All the while, Allen built up his side hustle — organizing parties in San Francisco, booking bands, and creating Mystery Machine Productions to establish his credibility in the music scene from the ground up. “For our first event, there were no advance tickets sales, so I had no idea who would show up,” Allen told me. But he had devised a plan to get as much word of mouth as possible during those early internet days of the late ’90s. “Email was still a pretty new thing, and etiquette wasn’t really set at all. So I asked six friends of mine to share the email addresses of all their friends. When I sent out the email about our first event, I CCed everyone so people’s emails were visible and you could see which of your friends was invited.”
Allen’s plan worked, and he began spending his nights and weekends throwing epic parties stacked with DJs, bands, and film screenings for his friend’s projects, soon banking enough to make Mystery Machine Productions his full-time gig.
Then the owner of one of his regular venues, The Justice League, approached him about buying the place. Allen seized the opportunity and put together a small group of investors to buy the club. Late in the process, around August of 2003, Gregg Perloff, former president of Bill Graham Presents, came calling. Perloff had just started Another Planet Productions and, as Allen explains, “reached out to see if we wanted to join forces.” In November of 2003, Mystery Machine Productions officially merged with Another Planet Entertainment, and a short while later, in February of 2004, Allen and his team of investors successfully launched The Independent. He’s been helping to define the SF music scene ever since.
“I’ve always been focused on the totality of the concert experience. Not just the part about watching the show.” And it’s that ethos that Allen and the team at the club bring each and every day to The Independent. “We are looking after the whole vibe of the concert experience, so we really aim to make every interaction someone has a positive, welcoming one.”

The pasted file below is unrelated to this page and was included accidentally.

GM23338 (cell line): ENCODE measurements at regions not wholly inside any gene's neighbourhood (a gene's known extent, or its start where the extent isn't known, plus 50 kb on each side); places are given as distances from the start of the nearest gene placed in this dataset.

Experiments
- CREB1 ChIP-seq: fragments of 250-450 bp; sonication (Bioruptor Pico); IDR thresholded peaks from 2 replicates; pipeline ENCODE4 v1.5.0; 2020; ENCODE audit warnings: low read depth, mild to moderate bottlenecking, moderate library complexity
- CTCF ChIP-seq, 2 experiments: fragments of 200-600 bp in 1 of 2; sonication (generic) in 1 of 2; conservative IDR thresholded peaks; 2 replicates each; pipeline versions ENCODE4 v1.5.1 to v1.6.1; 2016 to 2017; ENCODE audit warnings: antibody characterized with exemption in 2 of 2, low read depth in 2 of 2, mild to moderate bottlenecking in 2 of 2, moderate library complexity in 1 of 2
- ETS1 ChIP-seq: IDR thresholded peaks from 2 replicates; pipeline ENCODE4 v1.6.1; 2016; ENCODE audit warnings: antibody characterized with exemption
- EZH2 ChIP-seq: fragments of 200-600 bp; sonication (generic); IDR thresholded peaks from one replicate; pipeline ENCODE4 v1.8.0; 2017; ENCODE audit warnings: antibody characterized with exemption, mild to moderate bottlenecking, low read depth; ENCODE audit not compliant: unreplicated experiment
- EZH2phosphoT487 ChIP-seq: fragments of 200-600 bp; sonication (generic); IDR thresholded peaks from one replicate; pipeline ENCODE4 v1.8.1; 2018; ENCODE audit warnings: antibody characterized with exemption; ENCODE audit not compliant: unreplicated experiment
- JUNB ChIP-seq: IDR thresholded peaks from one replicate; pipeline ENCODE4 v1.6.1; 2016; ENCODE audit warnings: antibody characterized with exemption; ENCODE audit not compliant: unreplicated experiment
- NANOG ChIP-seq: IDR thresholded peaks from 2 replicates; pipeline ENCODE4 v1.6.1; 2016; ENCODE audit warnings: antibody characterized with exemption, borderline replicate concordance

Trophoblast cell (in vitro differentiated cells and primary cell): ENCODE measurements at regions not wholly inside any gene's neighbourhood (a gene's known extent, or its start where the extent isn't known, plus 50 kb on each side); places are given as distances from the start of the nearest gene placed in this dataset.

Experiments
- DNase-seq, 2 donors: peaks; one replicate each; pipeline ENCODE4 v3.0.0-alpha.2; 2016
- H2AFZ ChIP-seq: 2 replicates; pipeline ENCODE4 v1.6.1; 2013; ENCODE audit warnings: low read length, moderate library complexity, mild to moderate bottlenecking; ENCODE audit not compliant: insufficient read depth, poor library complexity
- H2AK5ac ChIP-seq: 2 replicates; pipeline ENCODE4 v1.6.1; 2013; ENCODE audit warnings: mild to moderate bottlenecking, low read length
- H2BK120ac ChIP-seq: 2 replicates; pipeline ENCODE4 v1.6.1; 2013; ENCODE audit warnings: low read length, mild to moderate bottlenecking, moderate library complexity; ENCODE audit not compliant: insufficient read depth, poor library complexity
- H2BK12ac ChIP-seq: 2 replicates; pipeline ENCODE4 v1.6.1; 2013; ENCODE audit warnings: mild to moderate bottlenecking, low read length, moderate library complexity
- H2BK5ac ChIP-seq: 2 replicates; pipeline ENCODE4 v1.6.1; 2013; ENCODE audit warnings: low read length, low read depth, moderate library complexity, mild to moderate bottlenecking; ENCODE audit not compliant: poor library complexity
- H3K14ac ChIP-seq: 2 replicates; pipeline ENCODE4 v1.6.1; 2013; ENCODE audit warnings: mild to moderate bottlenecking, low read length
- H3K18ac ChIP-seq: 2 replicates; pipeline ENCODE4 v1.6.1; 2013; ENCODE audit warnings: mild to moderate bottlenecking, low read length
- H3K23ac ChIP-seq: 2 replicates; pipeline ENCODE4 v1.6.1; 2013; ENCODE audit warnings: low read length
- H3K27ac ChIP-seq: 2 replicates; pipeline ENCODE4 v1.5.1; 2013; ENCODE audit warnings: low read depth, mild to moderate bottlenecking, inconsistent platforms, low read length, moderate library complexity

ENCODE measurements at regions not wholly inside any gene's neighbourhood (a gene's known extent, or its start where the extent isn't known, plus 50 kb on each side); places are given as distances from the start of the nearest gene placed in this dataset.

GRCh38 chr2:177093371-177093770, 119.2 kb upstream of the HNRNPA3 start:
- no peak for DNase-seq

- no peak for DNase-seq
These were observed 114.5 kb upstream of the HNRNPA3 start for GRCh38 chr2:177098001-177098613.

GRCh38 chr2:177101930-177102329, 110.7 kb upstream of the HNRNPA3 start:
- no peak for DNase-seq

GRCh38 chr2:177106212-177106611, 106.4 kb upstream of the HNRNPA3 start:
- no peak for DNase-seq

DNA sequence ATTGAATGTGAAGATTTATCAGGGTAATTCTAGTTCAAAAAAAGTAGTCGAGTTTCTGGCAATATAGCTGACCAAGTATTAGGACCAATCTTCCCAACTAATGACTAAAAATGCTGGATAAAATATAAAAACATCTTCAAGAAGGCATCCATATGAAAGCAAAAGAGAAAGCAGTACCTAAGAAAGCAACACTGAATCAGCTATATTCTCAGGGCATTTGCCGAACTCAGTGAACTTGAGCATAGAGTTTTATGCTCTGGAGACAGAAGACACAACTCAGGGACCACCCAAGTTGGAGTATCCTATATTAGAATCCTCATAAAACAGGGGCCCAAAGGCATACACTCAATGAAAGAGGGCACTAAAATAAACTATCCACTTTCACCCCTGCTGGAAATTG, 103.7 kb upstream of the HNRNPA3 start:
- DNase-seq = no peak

Though Nopalito is Allen’s go-to, it’s in a running tie with sister restaurant Nopa, also on Divisadero Street. Their menu is eclectic California fare sourced locally and wood-fired. “One of the great things about Nopa is that you could eat there once a week and always discover something new. I love getting the pork chop, but the menu is just all-star all around.” As for ordering tips for Nopalito, Allen added, “If carnitas is on the list, you can’t miss out on them.” One of the great things about the folks behind Nopalito and Nopa is their drive to make all their customer experiences, outstanding ones. “There were a couple of shows, one with Beck and another with Dave Chappelle, where they each wanted to have Nopa catered in their dressing rooms. Well, that’s not something that Nopa typically offers, but we worked with them, and they agreed to bring in hot meals, dress the tables, and create an in-room dining experience like no other. That kind of love and support that businesses in the area all try to give each other is just priceless.”
As we got up to leave Nopalito, Allen mentioned he was en route to his other favorite haunt, The Independent, to see Lord Huron. He spoke with all the excitement of a fan getting amped to see one of their favorite acts. After 13 years in business and over 3,000 shows, Allen Scott’s home away from home, The Independent, is still making new musical memories for fans, including the biggest one in the room. It’s a passion for live music that drove Allen to forge his own path into the business, and it’s the same passion for great experiences that he shares with so many of his neighbors, including the team at Nopalito. So come by Divisadero Street, catch a show, and be sure to walk a few blocks for some totopos and margaritas while you are at it.
*Thanks to YouTube, we can time-travel with Allen back to that U2 show. Check out the clip here.